Two fallacies are common in the EU debate. One is the ‘nirvana fallacy’, the idea that, if we leave the EU, we will have optimal policy at home. In financial services, for instance, while many are rightly angry about the European Court of Justice’s rejection of the UK challenge to an EU financial transaction tax (FTT), some of the worst developments in regulation have been home-grown. Recent regulation of the mortgage market is a prime example.
The second fallacy is common on the pro-EU side. Business models are often built around the EU regulatory system, with the implicit assumption that, if we leave the EU, everything will stay the same – except that we will have no seat at the table to influence its regulation.
However, if we leave the EU, everything changes. The Single Market is not a free trade area, but a system of uniform regulation – though there are still some last vestiges of mutual recognition. That regulatory system restricts the way businesses operate, both when they are trading across borders and within their own countries.
Solvency II for the insurance industry (which has not yet been implemented), the Alternative Investment Fund Managers Directive, and a range of other regulations, with many still to come, raise costs, and limit innovation and competition. If we are not in the EU, we do not have to adopt that regulation in the UK, although UK firms would, of course, have to abide by it when operating within the EU.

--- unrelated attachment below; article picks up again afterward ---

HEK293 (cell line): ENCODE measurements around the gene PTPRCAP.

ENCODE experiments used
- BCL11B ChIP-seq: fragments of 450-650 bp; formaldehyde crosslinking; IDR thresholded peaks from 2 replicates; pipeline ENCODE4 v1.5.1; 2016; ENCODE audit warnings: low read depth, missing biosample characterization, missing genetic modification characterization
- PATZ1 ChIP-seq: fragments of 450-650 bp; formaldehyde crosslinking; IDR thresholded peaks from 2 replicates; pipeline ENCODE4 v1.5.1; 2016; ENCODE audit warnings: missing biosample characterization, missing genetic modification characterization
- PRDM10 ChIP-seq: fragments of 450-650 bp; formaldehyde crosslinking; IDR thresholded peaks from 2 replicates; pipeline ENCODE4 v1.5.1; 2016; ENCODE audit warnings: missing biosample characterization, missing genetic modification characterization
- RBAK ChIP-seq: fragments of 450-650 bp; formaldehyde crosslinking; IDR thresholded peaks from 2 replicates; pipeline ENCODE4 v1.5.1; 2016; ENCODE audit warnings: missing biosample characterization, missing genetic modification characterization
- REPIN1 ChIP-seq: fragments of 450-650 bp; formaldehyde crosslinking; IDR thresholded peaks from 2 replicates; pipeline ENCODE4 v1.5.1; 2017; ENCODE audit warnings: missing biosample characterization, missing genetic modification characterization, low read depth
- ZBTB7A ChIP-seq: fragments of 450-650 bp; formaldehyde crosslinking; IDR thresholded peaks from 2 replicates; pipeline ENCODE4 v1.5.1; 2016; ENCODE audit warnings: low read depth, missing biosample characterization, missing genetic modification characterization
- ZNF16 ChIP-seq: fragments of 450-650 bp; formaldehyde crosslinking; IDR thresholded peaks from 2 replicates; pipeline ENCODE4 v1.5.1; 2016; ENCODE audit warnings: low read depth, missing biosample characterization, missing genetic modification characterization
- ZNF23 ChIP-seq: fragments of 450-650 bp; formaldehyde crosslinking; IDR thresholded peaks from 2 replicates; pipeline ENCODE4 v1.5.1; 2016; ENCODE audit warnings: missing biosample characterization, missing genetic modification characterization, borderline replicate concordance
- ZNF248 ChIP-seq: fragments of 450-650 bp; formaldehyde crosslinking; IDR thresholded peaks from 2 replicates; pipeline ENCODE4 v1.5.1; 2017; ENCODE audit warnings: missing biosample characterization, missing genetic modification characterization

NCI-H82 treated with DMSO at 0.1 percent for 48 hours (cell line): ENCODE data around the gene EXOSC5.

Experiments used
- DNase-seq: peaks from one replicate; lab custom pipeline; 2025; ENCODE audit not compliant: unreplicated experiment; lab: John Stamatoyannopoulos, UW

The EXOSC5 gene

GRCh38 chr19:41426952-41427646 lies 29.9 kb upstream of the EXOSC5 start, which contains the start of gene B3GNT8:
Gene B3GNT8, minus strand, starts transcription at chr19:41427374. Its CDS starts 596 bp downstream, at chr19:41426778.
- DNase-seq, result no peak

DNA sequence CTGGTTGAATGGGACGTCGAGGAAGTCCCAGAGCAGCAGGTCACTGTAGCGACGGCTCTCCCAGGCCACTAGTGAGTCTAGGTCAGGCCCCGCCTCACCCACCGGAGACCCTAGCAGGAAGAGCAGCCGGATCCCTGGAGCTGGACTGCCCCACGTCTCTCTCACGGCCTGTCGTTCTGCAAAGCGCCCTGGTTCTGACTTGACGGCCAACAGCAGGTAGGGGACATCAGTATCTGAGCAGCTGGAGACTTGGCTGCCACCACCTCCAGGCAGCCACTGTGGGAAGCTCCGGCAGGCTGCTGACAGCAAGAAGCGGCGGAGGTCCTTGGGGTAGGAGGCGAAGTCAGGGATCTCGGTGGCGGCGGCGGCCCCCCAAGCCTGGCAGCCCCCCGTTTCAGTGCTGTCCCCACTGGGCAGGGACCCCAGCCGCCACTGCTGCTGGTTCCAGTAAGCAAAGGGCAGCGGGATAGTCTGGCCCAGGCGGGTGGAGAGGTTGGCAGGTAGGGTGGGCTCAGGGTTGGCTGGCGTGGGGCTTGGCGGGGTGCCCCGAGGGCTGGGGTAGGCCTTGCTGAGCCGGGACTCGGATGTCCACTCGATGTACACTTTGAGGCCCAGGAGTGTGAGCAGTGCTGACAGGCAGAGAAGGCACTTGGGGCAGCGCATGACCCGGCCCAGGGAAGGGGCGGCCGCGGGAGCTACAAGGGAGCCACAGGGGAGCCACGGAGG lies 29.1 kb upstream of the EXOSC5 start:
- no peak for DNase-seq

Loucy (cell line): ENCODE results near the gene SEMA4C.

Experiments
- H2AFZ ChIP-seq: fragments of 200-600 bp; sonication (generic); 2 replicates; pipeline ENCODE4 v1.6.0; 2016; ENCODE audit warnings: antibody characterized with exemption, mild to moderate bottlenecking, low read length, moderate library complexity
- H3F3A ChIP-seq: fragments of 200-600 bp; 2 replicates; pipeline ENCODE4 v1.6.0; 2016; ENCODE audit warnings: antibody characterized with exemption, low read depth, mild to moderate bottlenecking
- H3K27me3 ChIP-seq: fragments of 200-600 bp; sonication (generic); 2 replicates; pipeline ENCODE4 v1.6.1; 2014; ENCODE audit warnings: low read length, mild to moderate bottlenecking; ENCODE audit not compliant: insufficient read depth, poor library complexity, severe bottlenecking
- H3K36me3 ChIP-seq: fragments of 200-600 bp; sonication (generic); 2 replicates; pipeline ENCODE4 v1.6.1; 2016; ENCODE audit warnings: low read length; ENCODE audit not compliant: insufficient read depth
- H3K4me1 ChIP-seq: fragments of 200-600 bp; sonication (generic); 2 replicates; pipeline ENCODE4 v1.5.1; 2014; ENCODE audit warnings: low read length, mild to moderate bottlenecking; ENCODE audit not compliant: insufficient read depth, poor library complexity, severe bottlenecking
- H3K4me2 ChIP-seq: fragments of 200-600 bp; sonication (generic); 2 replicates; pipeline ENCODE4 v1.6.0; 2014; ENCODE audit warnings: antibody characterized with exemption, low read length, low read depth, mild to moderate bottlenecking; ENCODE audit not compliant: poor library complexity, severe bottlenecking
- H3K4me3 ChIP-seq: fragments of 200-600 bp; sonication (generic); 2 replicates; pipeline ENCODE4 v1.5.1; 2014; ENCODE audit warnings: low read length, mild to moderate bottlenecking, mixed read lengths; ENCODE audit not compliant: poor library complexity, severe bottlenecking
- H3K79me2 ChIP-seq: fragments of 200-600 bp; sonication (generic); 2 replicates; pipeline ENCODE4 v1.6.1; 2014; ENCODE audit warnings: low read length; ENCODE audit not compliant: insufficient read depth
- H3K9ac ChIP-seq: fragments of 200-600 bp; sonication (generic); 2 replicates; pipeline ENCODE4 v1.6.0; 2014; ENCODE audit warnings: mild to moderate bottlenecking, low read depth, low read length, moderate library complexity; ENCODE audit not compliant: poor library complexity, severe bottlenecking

But there would be nothing to stop financial services companies operating through subsidiaries in an EU country and procuring the actual services provided from their UK subsidiaries: trade can happen without the UK subscribing to the Single Market. That is how, for example, offshore financial institutions operate. UK companies would then also avoid the dreaded FTT for most of their global business.
Secondly, the EU is becoming an increasingly small share of the global market. The EU distorts trade as well as promotes it. Outside the EU, many financial services firms can look elsewhere for business. And our government can promote trade both by free trade agreements and through multi-lateral agreements on regulation. For example, it might have made more sense in the early 1990s for the UK to agree trade and mutual recognition of regulatory arrangements relating to insurance with the US, Canada, New Zealand and South Africa rather than try to ram Solvency II through the EU.
Finally, we can reduce more general regulation applying to UK business, such as labour market regulation. Paradoxically, exit from the EU may also allow politicians to liberalise immigration rules that apply to skilled labour from non-EU countries.
But this takes us back to the beginning. Exit from the EU would take those who benefit from the established order out of their comfort zone and many benefits could flow from Brexit. However, the British government has shown itself just as inclined to deal with every problem it meets by increasing regulation as the EU. We need a return to the liberal culture of the late nineteenth century. That is possible if we leave the EU, but impossible if we remain in.
This article was originally published by City AM.